Taking a Trip Down Memory Lane

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Researchers identify brain regions that contribute to how vividly we relive past life events.
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The hippocampus is a region of the human brain that is intimately involved in learning and memory as well as navigation.
Our memories are what shape us. When we retrieve the memory for an event in our past, called an autobiographical memory, there can be a lot of perceptual detail—such as sights, sounds, smells and tastes—making them more vivid and life-like. And it is believed that this perceptual “richness” can help us to recall memories. How our brains create, store and retrieve these complex memories remains unknown.

Researchers have gained some insight into the process by studying patients affected by medial temporal lobe (MTL) epilepsy, a neurological condition that damages the MTL region of the brain. This damage impairs the recollection of autobiographical memories and diminishes their perceptual richness, suggesting that the MTL contributes to the retrieval of perceptually rich memories.

Recently, a team led by Krembil Postdoctoral Fellow Dr. Marie St-Laurent used functional magnetic resonance imaging (fMRI), an imaging technique that can be used to measure regional brain activity during certain tasks, to examine the link between brain function and the perceptual richness of memories. This work was performed under the supervision of Krembil Senior Scientist Dr. Mary Pat McAndrews.

Healthy participants and people with MTL epilepsy were asked to recall perceptually rich memories (ie, audio-visual film clips or autobiographical memories) and memories lacking perceptual content (ie, written narratives), while undergoing an fMRI scan. In the group of healthy adults, several brain regions, including the right hippocampus within the MTL, were more active when they retrieved perceptually rich memories. And this right hippocampal activation corresponded with their ability to retrieve perceptual details. In contrast, patients with MTL epilepsy and right hippocampus damage experienced less activation in these brain regions and were impaired at remembering perceptual details.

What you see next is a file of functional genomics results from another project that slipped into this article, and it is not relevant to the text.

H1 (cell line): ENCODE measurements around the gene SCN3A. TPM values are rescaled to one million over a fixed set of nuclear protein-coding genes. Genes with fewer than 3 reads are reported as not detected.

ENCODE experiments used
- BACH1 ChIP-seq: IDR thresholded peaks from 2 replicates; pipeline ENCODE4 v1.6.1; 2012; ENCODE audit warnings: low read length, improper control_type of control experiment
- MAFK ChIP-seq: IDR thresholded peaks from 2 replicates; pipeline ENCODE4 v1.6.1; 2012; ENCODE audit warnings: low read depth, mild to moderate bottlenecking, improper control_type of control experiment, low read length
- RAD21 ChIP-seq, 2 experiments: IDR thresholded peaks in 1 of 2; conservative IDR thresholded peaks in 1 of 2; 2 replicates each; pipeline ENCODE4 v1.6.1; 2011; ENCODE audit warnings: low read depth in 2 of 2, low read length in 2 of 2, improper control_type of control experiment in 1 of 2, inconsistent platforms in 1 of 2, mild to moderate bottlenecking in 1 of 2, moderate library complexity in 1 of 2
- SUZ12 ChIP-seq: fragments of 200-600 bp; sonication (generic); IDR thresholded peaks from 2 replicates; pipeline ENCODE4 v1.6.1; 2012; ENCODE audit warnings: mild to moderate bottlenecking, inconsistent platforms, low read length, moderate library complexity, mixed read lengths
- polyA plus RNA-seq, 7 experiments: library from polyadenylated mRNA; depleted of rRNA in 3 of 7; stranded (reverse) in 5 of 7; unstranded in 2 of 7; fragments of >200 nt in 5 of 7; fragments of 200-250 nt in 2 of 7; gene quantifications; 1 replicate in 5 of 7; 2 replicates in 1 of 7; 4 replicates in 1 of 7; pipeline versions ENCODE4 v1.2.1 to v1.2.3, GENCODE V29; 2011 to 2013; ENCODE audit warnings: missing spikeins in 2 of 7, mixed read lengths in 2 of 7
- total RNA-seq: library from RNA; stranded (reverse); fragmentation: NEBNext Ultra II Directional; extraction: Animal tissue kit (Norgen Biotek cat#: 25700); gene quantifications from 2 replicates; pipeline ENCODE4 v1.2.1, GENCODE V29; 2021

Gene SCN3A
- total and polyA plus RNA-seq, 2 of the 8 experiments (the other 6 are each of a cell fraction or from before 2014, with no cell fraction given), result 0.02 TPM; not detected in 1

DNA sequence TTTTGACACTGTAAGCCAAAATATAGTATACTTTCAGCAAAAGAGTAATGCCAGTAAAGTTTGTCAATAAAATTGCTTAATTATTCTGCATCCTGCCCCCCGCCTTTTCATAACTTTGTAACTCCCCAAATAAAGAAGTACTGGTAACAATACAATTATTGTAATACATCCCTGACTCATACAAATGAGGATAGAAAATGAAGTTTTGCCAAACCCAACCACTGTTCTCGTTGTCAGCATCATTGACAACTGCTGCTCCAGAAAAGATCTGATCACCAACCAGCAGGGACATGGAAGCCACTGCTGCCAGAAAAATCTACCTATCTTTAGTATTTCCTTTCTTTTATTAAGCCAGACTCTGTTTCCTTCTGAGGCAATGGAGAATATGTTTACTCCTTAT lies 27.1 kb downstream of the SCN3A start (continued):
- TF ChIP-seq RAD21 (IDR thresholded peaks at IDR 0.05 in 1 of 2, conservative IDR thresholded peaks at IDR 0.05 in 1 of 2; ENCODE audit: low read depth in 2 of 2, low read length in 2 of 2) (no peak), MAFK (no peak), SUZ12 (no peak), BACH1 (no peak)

These findings suggest that the hippocampus plays an important role in determining how vividly we relive past life events.

This work was supported by the James S. McDonnell Foundation, the Canadian Institutes of Health Research, the Savoy Epilepsy Foundation, the Natural Sciences and Engineering Research Council of Canada and the Toronto General & Western Hospital Foundation.

St-Laurent M, Moscovitch M, McAndrews MP. The retrieval of perceptual memory details depends on right hippocampal integrity and activation. Cortex. 2016 Nov. doi:10.1016/j.cortex.2016.08.010.